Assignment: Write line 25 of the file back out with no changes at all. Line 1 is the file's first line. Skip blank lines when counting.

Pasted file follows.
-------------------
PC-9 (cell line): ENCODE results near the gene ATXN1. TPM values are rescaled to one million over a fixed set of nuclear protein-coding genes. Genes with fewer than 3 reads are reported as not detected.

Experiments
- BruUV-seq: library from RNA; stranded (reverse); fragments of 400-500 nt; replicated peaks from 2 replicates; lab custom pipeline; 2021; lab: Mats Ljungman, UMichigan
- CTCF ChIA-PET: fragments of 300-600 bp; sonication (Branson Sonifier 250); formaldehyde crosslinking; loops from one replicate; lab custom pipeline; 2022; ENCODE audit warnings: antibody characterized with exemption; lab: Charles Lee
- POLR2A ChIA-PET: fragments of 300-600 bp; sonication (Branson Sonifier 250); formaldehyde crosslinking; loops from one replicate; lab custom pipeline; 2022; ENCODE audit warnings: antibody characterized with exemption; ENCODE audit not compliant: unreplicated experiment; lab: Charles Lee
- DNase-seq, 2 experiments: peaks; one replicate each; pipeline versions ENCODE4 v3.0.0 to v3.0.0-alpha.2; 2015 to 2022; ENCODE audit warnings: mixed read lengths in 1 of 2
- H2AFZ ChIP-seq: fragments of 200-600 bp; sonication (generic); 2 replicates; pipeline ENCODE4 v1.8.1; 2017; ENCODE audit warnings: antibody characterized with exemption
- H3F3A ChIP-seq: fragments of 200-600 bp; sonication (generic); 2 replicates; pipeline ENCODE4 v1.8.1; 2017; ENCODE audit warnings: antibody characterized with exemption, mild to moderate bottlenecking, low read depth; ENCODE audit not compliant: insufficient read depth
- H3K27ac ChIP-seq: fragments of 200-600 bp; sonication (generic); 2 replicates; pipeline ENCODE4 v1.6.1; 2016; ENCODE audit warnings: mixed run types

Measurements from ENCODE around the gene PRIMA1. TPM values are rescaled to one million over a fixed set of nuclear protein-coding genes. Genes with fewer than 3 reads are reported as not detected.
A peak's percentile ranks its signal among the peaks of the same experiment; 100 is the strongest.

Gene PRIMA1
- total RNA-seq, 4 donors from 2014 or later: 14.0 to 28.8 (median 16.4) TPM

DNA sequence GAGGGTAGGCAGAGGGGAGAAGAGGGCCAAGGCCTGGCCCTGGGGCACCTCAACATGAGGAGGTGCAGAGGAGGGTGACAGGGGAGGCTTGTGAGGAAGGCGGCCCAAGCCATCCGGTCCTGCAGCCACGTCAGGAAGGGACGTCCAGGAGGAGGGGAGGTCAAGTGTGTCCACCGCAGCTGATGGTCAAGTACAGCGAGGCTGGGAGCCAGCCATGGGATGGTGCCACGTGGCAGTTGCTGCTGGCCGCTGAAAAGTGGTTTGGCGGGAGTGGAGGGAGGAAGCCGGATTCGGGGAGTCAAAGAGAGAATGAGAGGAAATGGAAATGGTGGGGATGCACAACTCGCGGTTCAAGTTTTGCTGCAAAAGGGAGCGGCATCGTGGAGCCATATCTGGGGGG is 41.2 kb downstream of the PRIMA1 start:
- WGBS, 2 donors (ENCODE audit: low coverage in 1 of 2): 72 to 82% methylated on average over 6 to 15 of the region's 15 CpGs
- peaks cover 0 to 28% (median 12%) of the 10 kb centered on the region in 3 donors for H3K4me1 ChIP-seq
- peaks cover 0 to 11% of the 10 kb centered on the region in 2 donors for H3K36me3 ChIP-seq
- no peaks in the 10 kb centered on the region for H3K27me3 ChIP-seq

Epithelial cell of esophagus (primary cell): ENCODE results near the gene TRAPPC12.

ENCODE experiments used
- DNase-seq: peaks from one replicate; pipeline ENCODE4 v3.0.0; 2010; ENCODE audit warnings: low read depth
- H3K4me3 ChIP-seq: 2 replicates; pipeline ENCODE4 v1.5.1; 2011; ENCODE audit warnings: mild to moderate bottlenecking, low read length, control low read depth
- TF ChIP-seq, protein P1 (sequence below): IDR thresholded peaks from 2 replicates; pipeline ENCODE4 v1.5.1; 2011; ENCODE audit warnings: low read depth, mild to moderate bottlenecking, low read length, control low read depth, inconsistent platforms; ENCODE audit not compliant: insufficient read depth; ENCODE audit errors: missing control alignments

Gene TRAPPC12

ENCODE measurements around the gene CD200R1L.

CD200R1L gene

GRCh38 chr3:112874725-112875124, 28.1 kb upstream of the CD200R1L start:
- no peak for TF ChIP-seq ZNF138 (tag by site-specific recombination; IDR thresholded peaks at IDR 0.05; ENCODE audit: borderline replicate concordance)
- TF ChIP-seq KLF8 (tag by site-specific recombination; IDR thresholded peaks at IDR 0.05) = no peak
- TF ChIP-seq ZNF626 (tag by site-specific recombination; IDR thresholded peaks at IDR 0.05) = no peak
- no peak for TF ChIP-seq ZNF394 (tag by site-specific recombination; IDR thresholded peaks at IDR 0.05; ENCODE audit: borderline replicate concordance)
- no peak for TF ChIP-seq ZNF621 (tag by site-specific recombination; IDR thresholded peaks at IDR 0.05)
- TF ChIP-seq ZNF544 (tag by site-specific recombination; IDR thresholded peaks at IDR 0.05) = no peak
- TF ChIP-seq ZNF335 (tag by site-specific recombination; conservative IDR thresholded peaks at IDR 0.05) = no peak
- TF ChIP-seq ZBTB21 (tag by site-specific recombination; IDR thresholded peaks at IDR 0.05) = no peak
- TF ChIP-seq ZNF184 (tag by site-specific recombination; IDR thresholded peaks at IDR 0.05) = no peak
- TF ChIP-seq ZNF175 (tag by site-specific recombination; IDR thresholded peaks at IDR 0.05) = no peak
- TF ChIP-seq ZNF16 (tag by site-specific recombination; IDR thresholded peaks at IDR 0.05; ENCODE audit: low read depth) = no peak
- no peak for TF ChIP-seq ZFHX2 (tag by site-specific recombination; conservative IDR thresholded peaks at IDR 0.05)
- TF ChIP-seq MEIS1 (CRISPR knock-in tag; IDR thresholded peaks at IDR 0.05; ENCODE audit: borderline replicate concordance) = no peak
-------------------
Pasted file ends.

ENCODE measurements around the gene CD200R1L.